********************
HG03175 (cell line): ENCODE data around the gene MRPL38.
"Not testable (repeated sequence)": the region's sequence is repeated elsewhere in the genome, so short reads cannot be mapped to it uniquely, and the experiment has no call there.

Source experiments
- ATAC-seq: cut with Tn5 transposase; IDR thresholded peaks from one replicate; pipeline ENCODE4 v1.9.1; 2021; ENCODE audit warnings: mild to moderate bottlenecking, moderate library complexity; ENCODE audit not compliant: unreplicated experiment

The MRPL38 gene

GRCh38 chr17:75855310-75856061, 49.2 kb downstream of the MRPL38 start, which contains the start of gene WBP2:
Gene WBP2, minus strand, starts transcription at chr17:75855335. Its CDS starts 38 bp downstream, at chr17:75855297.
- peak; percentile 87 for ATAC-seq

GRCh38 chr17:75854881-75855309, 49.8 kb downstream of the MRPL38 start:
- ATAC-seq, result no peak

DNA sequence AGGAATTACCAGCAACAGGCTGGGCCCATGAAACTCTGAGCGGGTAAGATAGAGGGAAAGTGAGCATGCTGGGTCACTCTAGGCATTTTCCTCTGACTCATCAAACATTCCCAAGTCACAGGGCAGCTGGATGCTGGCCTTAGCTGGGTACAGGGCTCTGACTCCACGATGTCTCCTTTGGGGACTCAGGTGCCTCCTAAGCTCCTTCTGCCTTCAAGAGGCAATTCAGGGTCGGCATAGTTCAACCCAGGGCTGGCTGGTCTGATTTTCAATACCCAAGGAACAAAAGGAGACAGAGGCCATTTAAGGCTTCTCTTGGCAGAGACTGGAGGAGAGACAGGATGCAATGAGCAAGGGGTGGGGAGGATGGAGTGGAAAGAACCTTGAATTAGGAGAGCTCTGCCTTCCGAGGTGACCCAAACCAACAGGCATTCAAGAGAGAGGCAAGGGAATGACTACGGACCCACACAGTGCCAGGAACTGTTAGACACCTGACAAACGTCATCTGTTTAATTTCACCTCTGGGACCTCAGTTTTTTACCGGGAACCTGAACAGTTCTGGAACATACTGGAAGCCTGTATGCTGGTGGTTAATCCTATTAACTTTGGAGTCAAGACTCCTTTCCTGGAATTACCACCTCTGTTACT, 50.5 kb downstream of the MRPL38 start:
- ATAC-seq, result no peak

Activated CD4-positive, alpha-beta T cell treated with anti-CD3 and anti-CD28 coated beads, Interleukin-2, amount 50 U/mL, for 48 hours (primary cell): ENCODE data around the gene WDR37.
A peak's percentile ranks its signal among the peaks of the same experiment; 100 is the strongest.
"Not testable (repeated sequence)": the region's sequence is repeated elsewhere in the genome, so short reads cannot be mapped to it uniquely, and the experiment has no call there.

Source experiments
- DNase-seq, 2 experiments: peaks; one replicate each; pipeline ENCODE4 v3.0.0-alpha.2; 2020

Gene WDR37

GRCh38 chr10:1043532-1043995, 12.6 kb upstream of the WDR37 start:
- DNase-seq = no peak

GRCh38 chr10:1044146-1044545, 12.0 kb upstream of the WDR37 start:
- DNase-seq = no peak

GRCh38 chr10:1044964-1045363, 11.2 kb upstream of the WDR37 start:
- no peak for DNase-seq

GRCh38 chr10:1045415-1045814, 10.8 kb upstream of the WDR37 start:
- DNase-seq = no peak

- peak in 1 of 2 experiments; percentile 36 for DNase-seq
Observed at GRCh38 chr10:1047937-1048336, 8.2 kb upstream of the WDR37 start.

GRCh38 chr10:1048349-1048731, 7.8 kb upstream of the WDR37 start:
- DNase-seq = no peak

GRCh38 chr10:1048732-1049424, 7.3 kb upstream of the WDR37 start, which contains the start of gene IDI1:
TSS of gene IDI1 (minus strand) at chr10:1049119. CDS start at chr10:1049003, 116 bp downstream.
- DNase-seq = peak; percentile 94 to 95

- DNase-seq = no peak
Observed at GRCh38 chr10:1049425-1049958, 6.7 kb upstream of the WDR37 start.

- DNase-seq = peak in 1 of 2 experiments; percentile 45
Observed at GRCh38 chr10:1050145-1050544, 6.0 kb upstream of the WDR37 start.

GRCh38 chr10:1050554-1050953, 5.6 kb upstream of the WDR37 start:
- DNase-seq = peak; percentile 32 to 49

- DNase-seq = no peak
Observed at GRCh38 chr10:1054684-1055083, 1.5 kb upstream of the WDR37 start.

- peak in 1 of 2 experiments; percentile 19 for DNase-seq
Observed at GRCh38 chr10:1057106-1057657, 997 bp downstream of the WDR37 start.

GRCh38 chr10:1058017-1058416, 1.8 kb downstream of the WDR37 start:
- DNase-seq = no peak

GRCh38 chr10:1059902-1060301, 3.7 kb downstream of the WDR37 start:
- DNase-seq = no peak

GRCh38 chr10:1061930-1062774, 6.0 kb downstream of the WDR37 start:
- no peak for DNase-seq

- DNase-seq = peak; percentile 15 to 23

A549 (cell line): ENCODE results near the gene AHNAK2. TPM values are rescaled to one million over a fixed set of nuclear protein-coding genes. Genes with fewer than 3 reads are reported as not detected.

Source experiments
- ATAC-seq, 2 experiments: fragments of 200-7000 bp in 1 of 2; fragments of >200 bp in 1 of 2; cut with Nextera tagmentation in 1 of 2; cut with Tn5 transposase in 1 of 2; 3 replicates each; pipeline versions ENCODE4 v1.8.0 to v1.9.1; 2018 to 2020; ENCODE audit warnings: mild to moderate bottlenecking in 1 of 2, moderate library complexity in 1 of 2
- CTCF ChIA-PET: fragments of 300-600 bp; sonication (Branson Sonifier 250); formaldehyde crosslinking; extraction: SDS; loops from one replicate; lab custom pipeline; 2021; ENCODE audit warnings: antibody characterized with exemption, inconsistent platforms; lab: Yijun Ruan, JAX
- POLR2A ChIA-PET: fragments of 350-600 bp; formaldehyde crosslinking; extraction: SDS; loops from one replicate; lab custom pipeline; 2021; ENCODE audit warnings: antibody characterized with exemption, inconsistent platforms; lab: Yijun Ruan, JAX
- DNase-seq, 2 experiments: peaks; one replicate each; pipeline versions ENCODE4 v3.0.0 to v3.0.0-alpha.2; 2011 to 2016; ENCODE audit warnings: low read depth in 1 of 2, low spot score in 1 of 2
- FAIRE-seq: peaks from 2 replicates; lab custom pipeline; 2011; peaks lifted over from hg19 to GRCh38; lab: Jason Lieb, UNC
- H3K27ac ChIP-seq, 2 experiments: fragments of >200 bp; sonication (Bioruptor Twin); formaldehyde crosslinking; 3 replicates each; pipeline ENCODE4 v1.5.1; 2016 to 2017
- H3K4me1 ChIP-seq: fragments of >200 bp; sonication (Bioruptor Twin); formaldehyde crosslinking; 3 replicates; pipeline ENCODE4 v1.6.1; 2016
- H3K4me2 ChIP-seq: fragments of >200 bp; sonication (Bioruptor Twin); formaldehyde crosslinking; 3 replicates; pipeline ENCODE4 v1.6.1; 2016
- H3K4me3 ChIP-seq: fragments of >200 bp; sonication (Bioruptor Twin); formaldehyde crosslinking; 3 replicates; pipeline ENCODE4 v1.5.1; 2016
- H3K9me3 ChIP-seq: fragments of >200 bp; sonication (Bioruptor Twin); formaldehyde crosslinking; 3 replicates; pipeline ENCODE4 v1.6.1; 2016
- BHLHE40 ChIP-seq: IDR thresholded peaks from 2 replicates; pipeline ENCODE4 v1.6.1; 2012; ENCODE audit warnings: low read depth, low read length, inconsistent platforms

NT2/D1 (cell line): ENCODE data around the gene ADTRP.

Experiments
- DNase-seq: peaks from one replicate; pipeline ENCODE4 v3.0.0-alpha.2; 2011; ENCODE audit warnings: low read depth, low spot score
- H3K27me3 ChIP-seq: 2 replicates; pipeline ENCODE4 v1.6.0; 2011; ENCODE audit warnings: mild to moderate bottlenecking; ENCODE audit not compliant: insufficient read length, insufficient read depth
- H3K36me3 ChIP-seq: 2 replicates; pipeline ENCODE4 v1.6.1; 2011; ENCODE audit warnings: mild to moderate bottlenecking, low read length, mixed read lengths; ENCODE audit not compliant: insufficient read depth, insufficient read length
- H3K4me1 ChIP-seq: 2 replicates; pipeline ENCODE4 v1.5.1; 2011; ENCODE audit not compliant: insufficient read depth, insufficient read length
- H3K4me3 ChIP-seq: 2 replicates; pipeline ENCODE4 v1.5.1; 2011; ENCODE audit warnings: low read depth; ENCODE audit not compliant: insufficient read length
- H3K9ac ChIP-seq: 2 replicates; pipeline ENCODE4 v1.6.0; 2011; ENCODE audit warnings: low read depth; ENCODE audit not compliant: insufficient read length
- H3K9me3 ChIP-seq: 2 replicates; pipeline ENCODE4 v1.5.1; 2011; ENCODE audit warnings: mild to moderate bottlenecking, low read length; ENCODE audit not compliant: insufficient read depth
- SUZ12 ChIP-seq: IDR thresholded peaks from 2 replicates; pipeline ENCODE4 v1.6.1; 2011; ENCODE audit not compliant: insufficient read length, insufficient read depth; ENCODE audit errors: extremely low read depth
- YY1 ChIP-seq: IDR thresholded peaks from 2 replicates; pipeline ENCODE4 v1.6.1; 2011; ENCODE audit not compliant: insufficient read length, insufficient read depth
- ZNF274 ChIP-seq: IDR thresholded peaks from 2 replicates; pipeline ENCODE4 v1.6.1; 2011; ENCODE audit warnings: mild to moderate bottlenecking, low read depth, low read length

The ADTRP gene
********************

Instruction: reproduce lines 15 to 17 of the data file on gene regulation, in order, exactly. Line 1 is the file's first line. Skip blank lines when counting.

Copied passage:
"Not testable (repeated sequence)": the region's sequence is repeated elsewhere in the genome, so short reads cannot be mapped to it uniquely, and the experiment has no call there.

Source experiments
- DNase-seq, 2 experiments: peaks; one replicate each; pipeline ENCODE4 v3.0.0-alpha.2; 2020